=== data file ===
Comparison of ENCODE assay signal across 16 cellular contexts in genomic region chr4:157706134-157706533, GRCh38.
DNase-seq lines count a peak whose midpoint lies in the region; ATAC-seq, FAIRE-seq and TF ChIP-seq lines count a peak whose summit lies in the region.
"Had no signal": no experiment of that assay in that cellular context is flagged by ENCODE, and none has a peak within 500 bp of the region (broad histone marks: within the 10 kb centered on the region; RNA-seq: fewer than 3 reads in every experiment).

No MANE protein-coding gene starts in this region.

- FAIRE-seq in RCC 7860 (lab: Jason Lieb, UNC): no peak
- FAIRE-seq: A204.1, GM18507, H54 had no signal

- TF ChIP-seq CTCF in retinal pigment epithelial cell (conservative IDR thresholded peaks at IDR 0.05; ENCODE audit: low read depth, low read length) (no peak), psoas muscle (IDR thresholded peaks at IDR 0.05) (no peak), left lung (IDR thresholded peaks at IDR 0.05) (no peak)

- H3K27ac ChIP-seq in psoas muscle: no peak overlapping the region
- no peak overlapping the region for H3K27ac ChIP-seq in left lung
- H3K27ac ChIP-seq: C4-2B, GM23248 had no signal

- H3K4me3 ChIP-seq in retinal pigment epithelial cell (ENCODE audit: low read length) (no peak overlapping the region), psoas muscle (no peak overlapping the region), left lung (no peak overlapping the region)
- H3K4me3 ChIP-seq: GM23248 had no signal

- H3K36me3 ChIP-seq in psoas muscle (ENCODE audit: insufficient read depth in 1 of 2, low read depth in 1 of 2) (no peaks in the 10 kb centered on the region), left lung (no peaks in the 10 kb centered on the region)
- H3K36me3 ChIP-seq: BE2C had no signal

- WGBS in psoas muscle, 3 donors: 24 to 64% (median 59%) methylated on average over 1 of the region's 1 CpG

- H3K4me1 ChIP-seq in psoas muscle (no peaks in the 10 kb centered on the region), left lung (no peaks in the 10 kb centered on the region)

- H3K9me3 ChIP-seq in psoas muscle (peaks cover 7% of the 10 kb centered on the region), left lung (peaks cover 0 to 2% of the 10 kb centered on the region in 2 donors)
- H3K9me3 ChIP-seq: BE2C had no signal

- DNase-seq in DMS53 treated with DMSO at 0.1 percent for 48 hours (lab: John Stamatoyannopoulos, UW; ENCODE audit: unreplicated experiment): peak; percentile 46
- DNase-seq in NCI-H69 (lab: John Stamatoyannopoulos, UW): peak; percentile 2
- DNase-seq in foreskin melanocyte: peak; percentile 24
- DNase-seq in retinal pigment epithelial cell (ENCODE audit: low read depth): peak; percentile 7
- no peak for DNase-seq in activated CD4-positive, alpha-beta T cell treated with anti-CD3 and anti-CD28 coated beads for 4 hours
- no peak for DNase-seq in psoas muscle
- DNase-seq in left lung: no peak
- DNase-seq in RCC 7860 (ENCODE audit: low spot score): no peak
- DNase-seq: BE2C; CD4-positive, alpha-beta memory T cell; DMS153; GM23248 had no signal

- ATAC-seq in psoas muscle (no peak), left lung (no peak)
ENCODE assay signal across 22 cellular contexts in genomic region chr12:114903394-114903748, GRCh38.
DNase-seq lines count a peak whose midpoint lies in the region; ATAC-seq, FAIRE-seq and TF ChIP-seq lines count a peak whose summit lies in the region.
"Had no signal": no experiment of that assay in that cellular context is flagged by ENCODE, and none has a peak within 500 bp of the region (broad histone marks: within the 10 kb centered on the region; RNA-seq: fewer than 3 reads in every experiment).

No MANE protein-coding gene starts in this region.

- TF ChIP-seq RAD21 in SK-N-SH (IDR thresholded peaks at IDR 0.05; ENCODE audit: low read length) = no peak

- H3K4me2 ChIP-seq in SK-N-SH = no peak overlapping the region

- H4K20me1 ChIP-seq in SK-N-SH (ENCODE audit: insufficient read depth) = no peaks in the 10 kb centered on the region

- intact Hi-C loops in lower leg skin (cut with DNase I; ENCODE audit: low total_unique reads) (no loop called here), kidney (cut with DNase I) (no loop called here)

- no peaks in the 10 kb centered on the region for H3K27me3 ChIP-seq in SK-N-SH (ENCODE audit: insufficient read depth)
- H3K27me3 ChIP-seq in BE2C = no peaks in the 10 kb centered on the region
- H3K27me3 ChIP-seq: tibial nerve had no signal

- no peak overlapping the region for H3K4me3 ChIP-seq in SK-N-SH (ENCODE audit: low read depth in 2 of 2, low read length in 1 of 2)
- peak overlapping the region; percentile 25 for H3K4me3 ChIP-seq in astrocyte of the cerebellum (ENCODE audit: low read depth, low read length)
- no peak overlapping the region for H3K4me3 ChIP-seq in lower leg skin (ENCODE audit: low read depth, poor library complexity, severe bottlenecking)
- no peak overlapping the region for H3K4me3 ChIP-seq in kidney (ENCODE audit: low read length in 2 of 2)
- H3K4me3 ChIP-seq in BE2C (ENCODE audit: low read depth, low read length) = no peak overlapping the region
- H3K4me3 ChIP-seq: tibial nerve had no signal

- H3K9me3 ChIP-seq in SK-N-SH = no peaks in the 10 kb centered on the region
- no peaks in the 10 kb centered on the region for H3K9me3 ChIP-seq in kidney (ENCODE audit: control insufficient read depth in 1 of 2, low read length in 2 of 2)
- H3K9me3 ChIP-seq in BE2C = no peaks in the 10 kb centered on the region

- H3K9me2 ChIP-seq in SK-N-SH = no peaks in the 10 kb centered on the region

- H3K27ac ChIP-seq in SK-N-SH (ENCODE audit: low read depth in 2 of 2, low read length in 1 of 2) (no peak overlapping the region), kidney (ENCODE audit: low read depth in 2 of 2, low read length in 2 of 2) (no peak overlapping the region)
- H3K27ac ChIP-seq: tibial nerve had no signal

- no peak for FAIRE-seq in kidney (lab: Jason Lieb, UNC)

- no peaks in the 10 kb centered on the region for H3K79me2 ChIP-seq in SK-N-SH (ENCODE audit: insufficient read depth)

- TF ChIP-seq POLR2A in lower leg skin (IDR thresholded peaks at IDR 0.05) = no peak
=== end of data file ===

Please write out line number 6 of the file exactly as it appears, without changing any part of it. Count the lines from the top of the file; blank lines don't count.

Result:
- FAIRE-seq: A204.1, GM18507, H54 had no signal